Training: Aug 21-27

Just a quickie post, and one without a visual of the week’s training. My training log is on Jonathan’s computer, which is two states to the east in a house that has no power, thanks to Hurricane Irene.

It was a nothing week for training anyway. I probably ran in the neighborhood of 20 miles if I was lucky. Since I tweaked my left hamstring last week and had a 5K race planned for this Saturday, it seemed stupid to do anything to aggravate said hamstring. I also had to travel out of town for work on Thursday and Friday and there was no time to run during those two days.That was fine since my hamstring was still bugging me. So I slathered on Voltaren and hoped for the best.

On late day Friday the Percy Sutton 5K got canceled due to all city permitted events getting thrown out due to the impending hurricane, making the decision not to race it very easy (since it was made for me!). Instead, I snuck in 4 easy miles in withering humidity before meeting up with fellow bloggers Amy and TK for a sojourn in the Poconos, a much-anticipated trip.

Today I’m slightly hung over (big surprise there) but sporting very fresh legs. Assuming I’m less hung over tomorrow, I’ll attempt a longer run. Or not. I have a slight case of the fuck its this week. That’s not such a terrible thing.

Training: Aug 14-20

Lots of variety this week. The highlights included a speed session Tuesday that went eerily well. Like “10-15 seconds per mile faster than the previous try at this workout” well. Then on Thursday I ripped through a 7 mile recovery run at 8:30 pace. Hey, Lady. Watch it!

The next day, I screwed up my second speed session of the week by running too fast. I was supposed to be doing 1200 repeats at tempo effort (around 7:10-7:15 these days), then shorter stuff at faster speeds. I got to the track and promptly ran 1200 at 6:40 pace. Oops. Then, 600m into the next one I was going at 5:58 (!). WTF.

Perhaps the slight twisting motion I used to look at my watch in that moment with a mixture of pride and alarm is what caused me to then pull my left hamstring. I slowed for the last 200, then tried a slower 400 and 200, but the run was over.

I spent the next 24 hours icing and anti-inflaming. It was okay enough to run on the next day. Since I’m getting sick of the running path I asked Jonathan if he wanted to go do an 8 mile run with me along the upper Old Croton Aqueduct (OCA) trail. He was up for it, so off we went.

I have not done a run with Jonathan since I don’t know when. He usually runs too fast for me (at all speeds), so it’s impractical. Today we were in sync, though. My recovery pace has picked up from 10:00+ to between 8:50-9:20 lately. We trundled along at an average 9:00 (with frequent stops for me to pick the tiny stones out of my Trail Minimi — don’t wear these on a gravel trail, kids).

It. Was. Fun.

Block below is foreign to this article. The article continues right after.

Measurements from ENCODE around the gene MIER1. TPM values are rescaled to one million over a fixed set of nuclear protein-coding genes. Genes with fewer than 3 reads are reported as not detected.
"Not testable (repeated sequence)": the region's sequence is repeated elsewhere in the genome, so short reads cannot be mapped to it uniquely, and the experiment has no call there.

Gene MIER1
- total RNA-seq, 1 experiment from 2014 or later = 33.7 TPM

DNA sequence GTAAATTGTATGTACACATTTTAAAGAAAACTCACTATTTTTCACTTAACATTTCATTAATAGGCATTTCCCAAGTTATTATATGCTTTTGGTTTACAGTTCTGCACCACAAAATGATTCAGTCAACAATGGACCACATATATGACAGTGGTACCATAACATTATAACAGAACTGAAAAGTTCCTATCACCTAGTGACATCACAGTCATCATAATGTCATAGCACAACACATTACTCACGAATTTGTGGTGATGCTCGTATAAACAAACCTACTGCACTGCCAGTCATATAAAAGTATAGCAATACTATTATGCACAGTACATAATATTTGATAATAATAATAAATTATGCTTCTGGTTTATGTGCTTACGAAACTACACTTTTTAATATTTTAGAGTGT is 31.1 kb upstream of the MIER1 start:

I took yesterday off from running (although I did weights and core work), then did another quick 7 mile recovery effort this morning. The hamstring issue is still there, so I’ll baby it this week and skip speedwork rather than tempting fate. I want it ready for Harlem on Saturday.

Training: July 31-Aug 13

After the past year I am so gun shy with regard to injury that I shouldn’t even say this. But I will: I am finally training consistently, and having consistently good workouts. Keys to this are, I believe:

  • Taking days off fairly frequently — and by that I mean completely off; no cross-training, no nothing.
  • Maxing out at two hard workouts per week, with rare exception.
  • Skipping strides if my legs are too tired.
  • Cutting down a workout (but not abandoning it completely) if I’m tired, the weather’s bad, etc.
  • Adding volume slowly and with great caution.


Here’s something else I shouldn’t say: I think I’m getting faster. First I had a ridiculously (for me) fast 10 miler on a miserably hot and humid day on July 31. Then I had an okay race, also on a miserably hot day. I’ve also had some very good speed sessions. Especially Friday’s. That was a good one. It was fairly low humidity, although windy. I tempted fate by going to the track, the scene of a horrible calf strain in early June that created a pause in training for a month.

But all was well on Friday. Better than well. I ripped through the workout at paces that were around 10-15 seconds faster per mile than previous editions. Did I run them too hard? I’m not sure. I don’t think so.

I am trying to get weight work in at least once per week. Next week I’ll add in some pylometrics (leaping up onto platforms, mostly) in anticipation that this will help with mile racing. Speaking of mile racing, there’s a series of track miles being run up at the stadium in Van Cortlandt Park this month and next. They are being organized by the Metropolitan Milers. I will probably run the one on September 9th as a time trial for the Fifth Avenue Mile.